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Evaluating Factors for Controlling Sediment Connectivity of Landslide Materials: A Flume Experiment

Institute of Global Innovation Research, Tokyo University of Agriculture and Technology, Fuchu, Tokyo 183-8538, Japan
Toa Grout Kogyo Co. Ltd., Yotsuya, Shinjuku-ku, Tokyo 160-0004, Japan
Graduate School of Agriculture, Tokyo University of Agriculture and Technology, Fuchu, Tokyo 183-8509, Japan
Sustainability Research Centre, University of the Sunshine Coast, Sippy Downs, QLD 4556, Australia
Mountain Societies Research Institute, University of Central Asia, Bishkek 720001, Kyrgyzstan
Author to whom correspondence should be addressed.
Water 2019, 11(1), 17;
Received: 6 November 2018 / Revised: 17 December 2018 / Accepted: 19 December 2018 / Published: 21 December 2018
(This article belongs to the Special Issue Landslide Hydrology)
PDF [3629 KB, uploaded 24 December 2018]


Connectivity of landslide sediment to and within fluvial systems is a key factor affecting the extent of mobilization of hillslope material. In particular, the formation of landslide dams and the transformation into landslide-induced debris flows represent “end members” of landslide sediment mobility. To quantify sediment connectivity, we developed a two-segment flume representing tributary inflow and the main channel. Mobility of sediment was examined by combinations of various topographic factors, such as tributary inflow angle (0 to 90° in 30° increments) and main channel gradient (10° and 15°), as well as water content of sediment (0 to 100% in 20% increments). We also examined differences of mobility among sediments derived from various lithologies (sand and shale, pyroclastic sediment, weathered granite, and weathered sedimentary rock). Mobility of sediment differed, depending on the water content of sediment, particularly less than saturation or greater than saturation. When all types of unsaturated landslide sediments entered the channel at inflow angles of 60° and 90°, substantial deposition occurred, suggesting the formation of landslide dams. At low inflow angles (0° and 30°) in a steep channel (15°), >50% of landslide sediment was transported downstream, indicating the occurrence of a debris flow. The amount of sediment deposited at the junction angle was greater for pyroclastic sediment followed by weathered granite, weathered sedimentary rock, and finally, sand and shale. Our connectivity index suggests that a threshold exists between landslide dam formation and debris flow occurrence associated with topographic conditions, water content, and types of sediment. View Full-Text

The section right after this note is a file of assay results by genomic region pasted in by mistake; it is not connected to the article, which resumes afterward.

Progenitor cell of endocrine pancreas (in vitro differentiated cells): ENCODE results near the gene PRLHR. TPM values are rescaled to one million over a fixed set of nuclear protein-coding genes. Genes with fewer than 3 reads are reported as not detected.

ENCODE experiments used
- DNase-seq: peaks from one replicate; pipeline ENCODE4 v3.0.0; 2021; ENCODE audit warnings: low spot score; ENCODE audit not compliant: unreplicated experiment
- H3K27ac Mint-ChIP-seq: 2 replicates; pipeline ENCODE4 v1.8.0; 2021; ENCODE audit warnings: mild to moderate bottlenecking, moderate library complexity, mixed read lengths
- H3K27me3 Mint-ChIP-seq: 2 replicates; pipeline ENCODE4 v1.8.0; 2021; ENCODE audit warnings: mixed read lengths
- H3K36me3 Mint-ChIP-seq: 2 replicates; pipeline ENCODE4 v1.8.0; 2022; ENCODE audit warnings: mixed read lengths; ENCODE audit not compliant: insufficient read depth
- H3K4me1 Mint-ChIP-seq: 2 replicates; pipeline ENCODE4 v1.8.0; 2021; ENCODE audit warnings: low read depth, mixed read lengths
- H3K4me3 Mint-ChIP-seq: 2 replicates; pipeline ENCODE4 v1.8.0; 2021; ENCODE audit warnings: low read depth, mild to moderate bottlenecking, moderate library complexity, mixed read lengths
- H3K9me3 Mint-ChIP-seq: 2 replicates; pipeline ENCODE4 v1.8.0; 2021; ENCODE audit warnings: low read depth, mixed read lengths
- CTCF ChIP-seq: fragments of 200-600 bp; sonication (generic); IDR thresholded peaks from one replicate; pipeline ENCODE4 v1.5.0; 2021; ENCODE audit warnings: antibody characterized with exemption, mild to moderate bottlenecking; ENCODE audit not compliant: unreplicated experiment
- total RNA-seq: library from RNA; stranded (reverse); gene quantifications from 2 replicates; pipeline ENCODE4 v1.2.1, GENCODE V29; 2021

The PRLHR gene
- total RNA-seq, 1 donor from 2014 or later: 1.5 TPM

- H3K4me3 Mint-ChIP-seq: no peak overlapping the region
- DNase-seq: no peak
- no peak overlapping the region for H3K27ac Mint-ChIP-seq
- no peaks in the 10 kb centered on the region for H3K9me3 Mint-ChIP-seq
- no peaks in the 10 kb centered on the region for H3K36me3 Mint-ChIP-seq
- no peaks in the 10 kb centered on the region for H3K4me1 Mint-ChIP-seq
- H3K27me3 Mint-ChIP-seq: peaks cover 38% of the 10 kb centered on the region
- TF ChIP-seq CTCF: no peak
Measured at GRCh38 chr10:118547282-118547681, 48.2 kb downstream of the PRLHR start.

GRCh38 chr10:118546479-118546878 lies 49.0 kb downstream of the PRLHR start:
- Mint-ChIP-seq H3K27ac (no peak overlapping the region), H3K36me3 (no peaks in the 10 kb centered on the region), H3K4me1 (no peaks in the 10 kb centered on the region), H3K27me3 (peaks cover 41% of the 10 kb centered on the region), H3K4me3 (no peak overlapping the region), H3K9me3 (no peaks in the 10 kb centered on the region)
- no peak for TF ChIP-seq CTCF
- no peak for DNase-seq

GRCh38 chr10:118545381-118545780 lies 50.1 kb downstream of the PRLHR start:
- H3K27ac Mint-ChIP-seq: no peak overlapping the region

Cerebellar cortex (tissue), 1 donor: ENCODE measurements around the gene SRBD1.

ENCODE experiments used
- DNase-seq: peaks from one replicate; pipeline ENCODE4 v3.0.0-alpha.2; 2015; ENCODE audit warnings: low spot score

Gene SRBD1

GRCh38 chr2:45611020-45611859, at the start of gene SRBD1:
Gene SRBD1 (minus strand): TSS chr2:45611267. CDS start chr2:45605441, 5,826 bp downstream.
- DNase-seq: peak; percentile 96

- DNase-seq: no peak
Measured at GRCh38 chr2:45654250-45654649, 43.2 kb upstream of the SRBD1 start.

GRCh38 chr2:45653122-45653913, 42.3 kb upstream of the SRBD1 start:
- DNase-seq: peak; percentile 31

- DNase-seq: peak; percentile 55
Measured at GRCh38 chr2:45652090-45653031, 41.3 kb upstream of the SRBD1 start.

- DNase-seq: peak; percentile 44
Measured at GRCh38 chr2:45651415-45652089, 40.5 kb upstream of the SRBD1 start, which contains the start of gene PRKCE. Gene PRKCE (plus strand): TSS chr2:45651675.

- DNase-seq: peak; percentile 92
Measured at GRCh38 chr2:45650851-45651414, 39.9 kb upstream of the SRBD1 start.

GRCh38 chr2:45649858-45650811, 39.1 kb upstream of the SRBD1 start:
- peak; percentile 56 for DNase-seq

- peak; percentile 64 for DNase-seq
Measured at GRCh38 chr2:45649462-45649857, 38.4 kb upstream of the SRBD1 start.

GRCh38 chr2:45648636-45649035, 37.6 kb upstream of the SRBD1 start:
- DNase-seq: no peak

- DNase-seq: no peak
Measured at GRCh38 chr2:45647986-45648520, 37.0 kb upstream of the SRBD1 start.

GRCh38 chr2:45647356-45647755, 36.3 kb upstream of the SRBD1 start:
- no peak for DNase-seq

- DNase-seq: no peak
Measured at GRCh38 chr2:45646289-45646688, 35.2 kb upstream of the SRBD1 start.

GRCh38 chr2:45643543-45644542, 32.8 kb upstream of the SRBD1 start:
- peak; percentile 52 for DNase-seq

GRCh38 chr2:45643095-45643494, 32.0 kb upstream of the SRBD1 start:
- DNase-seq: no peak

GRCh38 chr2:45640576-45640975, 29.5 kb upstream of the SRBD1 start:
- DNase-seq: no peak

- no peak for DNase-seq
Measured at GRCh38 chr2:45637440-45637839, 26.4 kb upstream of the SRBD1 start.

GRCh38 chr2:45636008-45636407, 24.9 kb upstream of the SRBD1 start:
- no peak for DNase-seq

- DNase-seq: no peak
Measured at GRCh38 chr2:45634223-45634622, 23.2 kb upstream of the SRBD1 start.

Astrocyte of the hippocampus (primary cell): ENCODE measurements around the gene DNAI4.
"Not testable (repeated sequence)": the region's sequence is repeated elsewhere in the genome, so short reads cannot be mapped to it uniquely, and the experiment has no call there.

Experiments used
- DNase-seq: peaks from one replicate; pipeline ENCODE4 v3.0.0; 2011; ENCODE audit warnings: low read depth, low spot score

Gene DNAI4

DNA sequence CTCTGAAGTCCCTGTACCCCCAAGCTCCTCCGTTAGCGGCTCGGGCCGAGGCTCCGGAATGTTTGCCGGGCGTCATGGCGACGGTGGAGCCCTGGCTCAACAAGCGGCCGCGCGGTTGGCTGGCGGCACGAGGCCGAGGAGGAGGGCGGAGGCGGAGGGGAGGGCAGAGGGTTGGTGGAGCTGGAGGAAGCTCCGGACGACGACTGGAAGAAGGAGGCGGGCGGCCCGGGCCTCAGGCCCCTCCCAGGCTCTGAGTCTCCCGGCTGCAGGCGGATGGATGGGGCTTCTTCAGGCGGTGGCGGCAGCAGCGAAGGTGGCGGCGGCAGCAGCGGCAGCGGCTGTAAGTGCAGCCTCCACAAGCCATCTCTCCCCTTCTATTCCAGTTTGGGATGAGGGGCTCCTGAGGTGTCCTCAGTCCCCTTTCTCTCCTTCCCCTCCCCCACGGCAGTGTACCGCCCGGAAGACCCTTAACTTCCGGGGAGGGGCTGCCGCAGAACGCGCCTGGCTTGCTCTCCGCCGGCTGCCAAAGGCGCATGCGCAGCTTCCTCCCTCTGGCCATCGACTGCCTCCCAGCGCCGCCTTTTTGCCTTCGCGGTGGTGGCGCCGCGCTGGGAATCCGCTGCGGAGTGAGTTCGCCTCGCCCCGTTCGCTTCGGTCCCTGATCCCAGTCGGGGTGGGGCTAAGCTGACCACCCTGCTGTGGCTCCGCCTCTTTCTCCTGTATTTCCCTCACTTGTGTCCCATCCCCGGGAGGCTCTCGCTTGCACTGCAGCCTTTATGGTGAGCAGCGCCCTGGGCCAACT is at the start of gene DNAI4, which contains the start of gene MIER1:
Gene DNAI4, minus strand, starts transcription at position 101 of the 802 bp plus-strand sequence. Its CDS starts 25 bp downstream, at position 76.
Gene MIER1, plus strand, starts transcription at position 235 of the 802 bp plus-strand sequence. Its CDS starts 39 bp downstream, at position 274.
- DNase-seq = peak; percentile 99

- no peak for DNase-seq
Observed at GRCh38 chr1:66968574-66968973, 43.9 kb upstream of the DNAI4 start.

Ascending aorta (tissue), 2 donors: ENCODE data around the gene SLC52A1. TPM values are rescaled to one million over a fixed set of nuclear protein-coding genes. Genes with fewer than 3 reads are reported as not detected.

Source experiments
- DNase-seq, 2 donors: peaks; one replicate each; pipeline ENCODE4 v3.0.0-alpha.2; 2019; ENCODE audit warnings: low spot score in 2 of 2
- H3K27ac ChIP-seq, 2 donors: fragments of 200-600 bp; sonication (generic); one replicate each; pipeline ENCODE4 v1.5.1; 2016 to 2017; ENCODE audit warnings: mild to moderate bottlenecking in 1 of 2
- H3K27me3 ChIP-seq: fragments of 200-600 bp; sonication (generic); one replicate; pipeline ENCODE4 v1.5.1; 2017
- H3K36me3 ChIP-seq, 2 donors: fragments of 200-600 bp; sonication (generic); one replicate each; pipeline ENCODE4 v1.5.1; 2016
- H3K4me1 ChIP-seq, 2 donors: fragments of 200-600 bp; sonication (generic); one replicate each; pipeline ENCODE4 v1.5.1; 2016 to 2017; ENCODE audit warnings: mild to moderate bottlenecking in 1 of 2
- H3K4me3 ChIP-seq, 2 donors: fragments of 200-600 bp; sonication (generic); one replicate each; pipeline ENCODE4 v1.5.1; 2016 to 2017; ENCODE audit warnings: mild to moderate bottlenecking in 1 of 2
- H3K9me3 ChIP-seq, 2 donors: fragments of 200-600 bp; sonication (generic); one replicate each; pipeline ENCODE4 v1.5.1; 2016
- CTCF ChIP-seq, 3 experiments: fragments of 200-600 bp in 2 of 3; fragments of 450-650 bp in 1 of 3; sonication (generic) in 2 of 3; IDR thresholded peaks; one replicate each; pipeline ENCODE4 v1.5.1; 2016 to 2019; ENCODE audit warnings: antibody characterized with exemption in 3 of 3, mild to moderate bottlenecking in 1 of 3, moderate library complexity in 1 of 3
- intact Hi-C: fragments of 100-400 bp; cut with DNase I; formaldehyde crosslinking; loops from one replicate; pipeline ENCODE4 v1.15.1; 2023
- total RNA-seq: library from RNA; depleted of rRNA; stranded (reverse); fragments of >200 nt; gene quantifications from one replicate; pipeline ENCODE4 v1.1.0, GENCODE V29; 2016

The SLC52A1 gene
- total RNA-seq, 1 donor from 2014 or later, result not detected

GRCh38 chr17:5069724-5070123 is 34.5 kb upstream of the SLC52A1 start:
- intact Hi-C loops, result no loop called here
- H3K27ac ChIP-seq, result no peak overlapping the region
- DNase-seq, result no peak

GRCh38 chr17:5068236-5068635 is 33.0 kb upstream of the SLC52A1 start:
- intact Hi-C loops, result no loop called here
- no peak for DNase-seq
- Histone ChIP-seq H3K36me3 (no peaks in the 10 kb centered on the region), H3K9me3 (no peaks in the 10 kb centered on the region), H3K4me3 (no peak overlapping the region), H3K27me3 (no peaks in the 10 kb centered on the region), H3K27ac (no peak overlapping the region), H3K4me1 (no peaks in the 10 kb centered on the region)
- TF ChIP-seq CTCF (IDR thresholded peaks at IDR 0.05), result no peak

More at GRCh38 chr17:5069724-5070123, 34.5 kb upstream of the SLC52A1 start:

Keywords: debris flow; landslide dam; flume experiment; hydrogeomorphic conditions; connectivity debris flow; landslide dam; flume experiment; hydrogeomorphic conditions; connectivity

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Kharismalatri, H.S.; Ishikawa, Y.; Gomi, T.; Sidle, R.C.; Shiraki, K. Evaluating Factors for Controlling Sediment Connectivity of Landslide Materials: A Flume Experiment. Water 2019, 11, 17.

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